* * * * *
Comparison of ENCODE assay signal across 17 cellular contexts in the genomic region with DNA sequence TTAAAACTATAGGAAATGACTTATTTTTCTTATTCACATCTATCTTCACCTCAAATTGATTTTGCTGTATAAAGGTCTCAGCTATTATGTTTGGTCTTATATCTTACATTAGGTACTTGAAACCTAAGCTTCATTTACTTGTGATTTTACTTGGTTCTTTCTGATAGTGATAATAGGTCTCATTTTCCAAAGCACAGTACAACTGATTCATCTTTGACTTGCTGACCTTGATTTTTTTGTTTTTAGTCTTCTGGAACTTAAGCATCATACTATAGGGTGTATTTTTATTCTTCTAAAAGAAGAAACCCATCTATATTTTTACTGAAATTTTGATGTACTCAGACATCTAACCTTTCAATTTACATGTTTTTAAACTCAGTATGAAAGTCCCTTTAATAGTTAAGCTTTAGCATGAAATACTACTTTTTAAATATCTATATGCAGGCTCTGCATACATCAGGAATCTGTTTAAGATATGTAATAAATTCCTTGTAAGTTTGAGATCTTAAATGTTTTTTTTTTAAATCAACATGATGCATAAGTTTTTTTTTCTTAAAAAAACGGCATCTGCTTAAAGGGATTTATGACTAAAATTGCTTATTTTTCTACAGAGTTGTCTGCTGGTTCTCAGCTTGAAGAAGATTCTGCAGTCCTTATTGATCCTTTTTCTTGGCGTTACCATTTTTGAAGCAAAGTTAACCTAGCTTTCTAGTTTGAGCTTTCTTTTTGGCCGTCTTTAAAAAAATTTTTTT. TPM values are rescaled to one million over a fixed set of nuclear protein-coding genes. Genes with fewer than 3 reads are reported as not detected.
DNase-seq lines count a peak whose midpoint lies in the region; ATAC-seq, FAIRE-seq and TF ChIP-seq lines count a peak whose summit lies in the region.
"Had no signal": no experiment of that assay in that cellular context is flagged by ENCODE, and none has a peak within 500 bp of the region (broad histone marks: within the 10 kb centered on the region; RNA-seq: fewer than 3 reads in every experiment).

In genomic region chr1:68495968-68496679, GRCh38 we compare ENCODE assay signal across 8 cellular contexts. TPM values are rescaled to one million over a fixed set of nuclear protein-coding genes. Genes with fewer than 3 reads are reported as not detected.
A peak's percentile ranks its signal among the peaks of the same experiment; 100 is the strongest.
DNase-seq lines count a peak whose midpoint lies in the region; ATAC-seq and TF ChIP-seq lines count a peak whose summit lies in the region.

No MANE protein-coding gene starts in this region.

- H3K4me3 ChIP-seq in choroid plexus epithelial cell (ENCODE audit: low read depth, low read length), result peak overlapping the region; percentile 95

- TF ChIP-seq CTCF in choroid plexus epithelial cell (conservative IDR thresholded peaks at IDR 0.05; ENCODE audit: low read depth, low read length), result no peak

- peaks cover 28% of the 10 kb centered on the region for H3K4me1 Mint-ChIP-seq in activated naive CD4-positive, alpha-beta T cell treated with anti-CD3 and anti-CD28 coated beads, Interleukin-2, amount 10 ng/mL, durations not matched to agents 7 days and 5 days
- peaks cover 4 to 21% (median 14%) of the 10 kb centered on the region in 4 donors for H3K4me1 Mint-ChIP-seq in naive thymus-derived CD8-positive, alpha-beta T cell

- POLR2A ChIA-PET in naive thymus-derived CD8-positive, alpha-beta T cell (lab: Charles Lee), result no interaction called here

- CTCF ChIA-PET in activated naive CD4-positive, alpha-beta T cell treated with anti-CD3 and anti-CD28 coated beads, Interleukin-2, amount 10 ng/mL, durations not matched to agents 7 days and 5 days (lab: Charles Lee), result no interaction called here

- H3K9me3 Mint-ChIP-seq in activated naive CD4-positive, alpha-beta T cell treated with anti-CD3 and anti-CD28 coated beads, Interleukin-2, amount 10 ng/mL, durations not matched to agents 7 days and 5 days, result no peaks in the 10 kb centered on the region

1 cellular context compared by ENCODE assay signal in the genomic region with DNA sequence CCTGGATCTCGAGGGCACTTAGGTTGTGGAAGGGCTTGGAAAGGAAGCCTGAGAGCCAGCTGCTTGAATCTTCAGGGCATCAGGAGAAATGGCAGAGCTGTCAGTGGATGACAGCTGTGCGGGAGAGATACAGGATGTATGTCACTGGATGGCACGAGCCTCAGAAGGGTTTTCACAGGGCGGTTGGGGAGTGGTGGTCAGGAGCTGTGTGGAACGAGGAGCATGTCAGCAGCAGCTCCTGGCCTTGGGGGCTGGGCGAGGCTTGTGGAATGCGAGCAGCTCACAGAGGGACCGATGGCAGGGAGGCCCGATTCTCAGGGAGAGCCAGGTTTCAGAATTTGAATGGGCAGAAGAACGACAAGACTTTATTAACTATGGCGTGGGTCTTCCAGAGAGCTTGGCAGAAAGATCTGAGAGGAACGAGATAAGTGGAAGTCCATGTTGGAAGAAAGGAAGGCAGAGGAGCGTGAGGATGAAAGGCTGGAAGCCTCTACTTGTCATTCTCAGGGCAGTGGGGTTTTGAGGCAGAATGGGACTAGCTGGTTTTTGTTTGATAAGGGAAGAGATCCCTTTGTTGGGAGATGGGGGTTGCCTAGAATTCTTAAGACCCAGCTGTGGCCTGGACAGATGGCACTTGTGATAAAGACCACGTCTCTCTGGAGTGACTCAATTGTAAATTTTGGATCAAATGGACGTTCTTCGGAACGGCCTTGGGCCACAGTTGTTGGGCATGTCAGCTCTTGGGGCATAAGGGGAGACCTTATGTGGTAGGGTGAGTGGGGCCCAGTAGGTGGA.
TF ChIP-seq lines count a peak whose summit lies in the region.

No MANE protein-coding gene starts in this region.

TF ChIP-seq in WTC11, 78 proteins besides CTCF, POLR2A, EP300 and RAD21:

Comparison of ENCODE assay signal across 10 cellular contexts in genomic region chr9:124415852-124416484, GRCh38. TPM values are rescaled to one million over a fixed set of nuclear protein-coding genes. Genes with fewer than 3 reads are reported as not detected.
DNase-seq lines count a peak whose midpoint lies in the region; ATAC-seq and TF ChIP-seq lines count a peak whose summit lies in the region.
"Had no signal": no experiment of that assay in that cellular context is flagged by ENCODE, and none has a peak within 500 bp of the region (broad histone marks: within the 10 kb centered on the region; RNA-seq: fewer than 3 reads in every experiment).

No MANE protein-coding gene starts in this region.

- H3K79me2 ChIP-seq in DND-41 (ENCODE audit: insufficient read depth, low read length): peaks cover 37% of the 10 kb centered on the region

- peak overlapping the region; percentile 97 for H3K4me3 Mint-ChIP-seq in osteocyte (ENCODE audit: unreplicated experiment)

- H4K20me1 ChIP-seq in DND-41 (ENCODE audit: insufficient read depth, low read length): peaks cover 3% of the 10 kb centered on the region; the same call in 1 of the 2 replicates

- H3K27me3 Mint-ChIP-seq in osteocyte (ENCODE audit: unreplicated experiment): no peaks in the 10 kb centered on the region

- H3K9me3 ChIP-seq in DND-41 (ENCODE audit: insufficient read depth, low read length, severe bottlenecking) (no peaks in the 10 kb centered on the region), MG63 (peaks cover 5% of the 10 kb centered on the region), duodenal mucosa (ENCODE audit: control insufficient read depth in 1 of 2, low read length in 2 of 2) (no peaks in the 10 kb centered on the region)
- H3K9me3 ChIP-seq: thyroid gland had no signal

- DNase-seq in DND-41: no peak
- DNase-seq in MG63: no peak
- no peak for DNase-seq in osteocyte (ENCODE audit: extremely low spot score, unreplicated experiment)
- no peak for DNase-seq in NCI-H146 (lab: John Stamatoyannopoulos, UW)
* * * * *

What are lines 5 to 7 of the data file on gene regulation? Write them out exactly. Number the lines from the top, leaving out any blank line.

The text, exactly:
A peak's percentile ranks its signal among the peaks of the same experiment; 100 is the strongest.
DNase-seq lines count a peak whose midpoint lies in the region; ATAC-seq and TF ChIP-seq lines count a peak whose summit lies in the region.

No MANE protein-coding gene starts in this region.